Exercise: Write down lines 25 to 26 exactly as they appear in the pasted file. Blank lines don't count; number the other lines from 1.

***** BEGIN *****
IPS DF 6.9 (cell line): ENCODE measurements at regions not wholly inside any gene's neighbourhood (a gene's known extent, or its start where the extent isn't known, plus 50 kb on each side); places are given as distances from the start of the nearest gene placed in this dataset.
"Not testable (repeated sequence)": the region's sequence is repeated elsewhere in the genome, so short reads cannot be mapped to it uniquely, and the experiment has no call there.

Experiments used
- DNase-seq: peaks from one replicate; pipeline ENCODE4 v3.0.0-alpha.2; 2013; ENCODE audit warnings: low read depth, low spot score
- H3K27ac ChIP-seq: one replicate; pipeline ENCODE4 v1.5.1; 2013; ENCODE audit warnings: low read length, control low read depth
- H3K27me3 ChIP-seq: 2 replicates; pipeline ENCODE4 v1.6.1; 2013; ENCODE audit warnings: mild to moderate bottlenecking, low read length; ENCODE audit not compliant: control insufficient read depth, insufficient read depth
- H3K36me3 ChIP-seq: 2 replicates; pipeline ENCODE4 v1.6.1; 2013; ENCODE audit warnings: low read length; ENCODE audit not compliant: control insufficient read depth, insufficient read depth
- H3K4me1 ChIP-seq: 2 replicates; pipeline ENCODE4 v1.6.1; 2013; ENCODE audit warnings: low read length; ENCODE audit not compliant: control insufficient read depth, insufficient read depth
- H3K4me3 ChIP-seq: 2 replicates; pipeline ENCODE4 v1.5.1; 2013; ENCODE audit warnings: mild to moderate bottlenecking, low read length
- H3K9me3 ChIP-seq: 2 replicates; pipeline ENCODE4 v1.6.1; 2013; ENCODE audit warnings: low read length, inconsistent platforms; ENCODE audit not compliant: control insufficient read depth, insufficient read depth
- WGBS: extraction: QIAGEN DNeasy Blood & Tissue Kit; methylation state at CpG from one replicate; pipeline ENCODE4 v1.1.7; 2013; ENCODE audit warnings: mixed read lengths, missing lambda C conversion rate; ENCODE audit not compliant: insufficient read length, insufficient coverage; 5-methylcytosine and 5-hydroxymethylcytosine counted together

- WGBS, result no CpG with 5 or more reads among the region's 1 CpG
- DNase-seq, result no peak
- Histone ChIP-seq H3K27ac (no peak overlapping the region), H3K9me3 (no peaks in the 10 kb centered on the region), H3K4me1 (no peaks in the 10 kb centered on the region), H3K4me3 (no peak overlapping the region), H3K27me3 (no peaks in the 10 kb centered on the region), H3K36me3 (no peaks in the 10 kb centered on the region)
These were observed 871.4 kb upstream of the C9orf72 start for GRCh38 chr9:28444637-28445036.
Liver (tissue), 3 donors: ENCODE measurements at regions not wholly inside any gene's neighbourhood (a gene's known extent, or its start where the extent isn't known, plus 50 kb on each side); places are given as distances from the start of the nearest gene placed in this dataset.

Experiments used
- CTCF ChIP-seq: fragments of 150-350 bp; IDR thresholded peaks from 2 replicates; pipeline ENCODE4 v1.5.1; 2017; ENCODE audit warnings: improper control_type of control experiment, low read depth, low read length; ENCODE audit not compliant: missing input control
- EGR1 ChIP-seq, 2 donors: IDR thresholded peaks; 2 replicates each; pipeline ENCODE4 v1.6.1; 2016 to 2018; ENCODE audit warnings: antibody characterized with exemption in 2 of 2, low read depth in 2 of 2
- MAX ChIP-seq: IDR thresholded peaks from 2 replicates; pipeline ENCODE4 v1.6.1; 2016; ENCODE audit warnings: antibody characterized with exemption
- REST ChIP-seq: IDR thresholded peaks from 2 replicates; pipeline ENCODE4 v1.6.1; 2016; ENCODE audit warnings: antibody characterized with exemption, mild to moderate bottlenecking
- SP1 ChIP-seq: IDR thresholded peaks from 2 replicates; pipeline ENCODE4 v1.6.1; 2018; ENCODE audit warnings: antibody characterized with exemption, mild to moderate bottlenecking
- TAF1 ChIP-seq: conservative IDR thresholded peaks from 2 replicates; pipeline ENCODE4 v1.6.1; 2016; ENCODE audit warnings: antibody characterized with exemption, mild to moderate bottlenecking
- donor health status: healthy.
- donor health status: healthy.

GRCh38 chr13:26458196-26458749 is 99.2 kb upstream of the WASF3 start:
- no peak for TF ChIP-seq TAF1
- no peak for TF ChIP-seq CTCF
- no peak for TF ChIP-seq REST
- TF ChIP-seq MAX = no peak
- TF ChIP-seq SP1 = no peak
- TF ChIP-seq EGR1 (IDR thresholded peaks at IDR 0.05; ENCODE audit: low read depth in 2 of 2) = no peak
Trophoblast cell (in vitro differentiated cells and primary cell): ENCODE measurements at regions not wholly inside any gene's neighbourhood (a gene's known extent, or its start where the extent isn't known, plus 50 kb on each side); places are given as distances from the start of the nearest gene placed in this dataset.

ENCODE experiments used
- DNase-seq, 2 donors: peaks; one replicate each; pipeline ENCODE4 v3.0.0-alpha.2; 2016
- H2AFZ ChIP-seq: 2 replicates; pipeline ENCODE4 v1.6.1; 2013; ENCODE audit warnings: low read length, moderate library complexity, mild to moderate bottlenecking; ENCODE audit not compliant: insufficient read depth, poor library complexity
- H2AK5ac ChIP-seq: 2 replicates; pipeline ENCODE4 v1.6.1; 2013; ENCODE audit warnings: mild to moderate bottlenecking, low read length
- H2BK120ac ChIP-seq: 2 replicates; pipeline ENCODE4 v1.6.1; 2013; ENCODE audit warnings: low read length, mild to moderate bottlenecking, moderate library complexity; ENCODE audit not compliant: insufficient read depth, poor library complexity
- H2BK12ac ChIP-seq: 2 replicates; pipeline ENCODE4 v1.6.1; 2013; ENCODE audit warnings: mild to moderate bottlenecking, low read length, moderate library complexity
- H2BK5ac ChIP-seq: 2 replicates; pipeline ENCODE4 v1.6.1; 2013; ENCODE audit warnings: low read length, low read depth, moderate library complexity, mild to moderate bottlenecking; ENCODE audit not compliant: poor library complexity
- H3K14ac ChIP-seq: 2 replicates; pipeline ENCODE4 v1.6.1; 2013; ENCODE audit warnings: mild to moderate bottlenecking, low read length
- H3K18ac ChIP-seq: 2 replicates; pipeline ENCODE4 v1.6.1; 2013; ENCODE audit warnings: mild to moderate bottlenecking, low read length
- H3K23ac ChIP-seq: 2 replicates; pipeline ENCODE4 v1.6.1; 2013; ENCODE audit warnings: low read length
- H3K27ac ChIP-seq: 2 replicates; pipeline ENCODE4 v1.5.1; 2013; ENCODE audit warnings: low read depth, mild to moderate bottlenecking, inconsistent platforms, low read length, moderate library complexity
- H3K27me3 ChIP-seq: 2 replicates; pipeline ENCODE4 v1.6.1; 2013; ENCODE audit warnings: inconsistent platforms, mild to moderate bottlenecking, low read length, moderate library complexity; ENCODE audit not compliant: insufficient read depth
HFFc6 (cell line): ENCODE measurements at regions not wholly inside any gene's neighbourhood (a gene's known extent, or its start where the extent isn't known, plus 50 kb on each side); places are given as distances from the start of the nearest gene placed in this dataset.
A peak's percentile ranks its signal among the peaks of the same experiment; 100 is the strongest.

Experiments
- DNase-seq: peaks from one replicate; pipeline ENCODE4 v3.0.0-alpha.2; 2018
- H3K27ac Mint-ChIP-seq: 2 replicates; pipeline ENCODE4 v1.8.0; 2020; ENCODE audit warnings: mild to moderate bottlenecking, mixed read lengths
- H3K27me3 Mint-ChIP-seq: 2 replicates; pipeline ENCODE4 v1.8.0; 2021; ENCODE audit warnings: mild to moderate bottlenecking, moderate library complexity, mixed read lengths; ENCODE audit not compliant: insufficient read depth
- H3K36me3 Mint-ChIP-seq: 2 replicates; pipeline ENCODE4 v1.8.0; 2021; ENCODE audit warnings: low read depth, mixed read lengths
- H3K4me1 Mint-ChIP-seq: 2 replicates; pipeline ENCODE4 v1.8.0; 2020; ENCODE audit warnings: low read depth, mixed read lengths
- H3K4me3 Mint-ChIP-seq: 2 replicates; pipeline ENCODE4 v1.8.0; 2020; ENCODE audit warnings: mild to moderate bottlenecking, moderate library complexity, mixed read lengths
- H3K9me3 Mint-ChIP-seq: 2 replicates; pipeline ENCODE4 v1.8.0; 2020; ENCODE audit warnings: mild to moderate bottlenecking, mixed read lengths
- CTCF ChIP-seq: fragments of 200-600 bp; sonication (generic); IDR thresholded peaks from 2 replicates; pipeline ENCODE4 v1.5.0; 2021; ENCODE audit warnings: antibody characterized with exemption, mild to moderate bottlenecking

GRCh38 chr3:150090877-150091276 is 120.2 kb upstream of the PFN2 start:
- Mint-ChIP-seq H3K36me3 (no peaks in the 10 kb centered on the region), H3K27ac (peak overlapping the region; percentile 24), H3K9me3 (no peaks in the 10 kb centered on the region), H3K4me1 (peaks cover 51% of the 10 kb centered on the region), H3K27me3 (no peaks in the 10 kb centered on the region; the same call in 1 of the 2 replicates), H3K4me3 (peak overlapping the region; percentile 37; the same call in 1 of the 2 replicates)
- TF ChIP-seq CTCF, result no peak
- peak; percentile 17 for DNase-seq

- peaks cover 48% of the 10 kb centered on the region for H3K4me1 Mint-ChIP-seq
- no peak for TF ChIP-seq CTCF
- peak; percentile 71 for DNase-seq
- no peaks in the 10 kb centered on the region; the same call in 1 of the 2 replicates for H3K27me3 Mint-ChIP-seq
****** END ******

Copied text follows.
- donor health status: healthy.

GRCh38 chr13:26458196-26458749 is 99.2 kb upstream of the WASF3 start: